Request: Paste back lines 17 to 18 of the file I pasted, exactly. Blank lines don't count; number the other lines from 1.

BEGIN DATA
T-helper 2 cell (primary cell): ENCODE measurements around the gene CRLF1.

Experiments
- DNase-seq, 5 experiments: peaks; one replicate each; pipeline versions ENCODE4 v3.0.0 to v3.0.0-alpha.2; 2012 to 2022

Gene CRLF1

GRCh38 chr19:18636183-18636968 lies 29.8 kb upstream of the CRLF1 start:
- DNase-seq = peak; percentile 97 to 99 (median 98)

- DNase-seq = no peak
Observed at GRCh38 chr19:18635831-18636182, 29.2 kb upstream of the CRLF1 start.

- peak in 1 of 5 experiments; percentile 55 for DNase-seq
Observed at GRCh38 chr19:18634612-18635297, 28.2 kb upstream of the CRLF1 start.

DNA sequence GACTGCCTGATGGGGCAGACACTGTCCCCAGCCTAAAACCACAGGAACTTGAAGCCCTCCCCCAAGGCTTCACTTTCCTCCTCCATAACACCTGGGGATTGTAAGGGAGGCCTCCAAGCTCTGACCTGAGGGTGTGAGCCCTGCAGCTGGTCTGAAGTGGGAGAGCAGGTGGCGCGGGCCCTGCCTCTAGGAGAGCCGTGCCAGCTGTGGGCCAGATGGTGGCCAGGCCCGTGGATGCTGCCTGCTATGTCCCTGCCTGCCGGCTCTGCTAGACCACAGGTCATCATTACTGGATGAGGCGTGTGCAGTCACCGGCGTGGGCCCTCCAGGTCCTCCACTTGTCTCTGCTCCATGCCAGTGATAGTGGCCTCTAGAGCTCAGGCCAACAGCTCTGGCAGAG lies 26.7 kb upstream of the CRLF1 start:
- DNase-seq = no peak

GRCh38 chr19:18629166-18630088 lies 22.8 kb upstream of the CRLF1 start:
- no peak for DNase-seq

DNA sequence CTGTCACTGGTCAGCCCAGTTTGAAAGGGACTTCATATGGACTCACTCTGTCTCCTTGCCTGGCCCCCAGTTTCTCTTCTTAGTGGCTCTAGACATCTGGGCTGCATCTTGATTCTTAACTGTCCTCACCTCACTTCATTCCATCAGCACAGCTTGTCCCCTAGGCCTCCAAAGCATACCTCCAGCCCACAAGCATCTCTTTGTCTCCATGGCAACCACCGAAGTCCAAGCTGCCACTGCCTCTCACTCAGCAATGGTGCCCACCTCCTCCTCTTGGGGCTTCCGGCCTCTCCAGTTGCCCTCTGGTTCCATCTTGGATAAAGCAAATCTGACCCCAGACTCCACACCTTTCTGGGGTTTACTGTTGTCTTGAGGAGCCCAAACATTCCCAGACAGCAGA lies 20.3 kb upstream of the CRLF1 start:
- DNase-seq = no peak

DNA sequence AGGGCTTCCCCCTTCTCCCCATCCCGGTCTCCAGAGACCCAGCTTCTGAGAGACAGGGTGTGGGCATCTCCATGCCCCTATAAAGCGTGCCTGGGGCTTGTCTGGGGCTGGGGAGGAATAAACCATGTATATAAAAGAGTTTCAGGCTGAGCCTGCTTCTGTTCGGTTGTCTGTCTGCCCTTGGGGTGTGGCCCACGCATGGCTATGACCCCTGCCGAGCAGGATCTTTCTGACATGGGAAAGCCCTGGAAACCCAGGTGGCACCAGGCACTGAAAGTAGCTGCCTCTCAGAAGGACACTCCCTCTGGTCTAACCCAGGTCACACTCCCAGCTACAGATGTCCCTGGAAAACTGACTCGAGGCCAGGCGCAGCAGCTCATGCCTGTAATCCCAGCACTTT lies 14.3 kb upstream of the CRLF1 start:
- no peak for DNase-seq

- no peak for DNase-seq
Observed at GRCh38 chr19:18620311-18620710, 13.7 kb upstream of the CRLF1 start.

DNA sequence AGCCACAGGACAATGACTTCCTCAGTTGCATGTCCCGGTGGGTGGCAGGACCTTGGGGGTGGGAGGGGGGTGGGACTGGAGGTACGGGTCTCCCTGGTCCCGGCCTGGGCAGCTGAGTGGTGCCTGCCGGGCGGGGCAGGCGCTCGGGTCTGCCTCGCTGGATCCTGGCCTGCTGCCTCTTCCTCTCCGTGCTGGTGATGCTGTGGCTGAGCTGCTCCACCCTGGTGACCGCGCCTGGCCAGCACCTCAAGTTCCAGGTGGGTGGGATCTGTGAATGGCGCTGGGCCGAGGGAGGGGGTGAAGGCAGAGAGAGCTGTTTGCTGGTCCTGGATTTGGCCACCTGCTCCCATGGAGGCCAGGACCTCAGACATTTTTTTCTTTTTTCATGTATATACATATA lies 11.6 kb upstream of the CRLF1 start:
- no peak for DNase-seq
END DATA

DNA sequence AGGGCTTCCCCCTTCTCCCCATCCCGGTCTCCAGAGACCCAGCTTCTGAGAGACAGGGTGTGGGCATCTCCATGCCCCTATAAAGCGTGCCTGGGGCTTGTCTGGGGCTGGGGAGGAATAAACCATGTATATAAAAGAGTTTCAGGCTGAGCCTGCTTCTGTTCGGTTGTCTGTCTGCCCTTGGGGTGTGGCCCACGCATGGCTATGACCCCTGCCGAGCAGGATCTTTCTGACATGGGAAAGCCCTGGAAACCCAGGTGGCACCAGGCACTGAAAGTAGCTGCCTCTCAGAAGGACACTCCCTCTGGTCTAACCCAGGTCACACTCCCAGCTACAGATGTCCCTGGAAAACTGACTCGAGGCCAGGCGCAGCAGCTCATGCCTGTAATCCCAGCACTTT lies 14.3 kb upstream of the CRLF1 start:
- no peak for DNase-seq